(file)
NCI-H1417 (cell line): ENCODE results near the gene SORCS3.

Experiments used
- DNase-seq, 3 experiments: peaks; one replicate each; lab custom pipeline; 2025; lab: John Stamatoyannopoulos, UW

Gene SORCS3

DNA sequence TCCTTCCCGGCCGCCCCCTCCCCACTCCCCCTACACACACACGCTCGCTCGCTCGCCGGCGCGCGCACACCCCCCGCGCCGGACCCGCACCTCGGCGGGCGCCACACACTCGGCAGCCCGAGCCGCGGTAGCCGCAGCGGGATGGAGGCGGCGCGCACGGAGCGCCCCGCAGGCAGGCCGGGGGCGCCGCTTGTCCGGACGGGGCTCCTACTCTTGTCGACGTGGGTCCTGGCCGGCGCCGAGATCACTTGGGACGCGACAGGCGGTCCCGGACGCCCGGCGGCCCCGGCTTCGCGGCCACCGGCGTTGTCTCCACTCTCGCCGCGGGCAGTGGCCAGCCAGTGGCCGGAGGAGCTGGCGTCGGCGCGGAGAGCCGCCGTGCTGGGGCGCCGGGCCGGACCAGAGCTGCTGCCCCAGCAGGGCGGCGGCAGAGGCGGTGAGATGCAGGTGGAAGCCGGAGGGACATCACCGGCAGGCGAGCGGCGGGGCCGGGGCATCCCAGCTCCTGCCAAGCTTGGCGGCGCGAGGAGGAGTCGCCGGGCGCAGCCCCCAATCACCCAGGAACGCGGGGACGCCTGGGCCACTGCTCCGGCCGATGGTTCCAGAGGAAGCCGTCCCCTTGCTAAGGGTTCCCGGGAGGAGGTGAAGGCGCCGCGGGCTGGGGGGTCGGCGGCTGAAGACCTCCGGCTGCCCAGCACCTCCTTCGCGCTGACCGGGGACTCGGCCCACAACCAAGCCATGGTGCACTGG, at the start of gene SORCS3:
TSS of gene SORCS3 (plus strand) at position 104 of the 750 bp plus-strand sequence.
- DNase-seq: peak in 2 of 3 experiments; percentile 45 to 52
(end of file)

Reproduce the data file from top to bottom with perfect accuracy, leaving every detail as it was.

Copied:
NCI-H1417 (cell line): ENCODE results near the gene SORCS3.

Experiments used
- DNase-seq, 3 experiments: peaks; one replicate each; lab custom pipeline; 2025; lab: John Stamatoyannopoulos, UW

Gene SORCS3

DNA sequence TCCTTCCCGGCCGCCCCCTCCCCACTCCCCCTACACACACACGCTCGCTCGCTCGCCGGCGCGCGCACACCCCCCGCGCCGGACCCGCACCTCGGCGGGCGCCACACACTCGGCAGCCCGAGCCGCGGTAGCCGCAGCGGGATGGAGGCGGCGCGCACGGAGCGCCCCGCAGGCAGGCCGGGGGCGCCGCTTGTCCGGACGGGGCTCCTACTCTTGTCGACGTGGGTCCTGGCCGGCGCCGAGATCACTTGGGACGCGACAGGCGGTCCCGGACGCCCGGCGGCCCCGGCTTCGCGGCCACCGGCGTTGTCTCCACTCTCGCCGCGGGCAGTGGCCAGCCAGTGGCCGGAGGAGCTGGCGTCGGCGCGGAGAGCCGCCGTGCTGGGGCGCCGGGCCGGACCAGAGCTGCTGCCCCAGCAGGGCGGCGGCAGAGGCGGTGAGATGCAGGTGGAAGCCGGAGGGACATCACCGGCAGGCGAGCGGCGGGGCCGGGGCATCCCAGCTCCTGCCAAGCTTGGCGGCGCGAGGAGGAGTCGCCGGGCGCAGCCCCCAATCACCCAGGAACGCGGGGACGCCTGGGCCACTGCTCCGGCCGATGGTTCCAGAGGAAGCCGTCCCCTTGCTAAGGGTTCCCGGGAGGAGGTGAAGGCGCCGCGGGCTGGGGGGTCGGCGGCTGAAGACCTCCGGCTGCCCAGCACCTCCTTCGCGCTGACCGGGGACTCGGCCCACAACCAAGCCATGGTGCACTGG, at the start of gene SORCS3:
TSS of gene SORCS3 (plus strand) at position 104 of the 750 bp plus-strand sequence.
- DNase-seq: peak in 2 of 3 experiments; percentile 45 to 52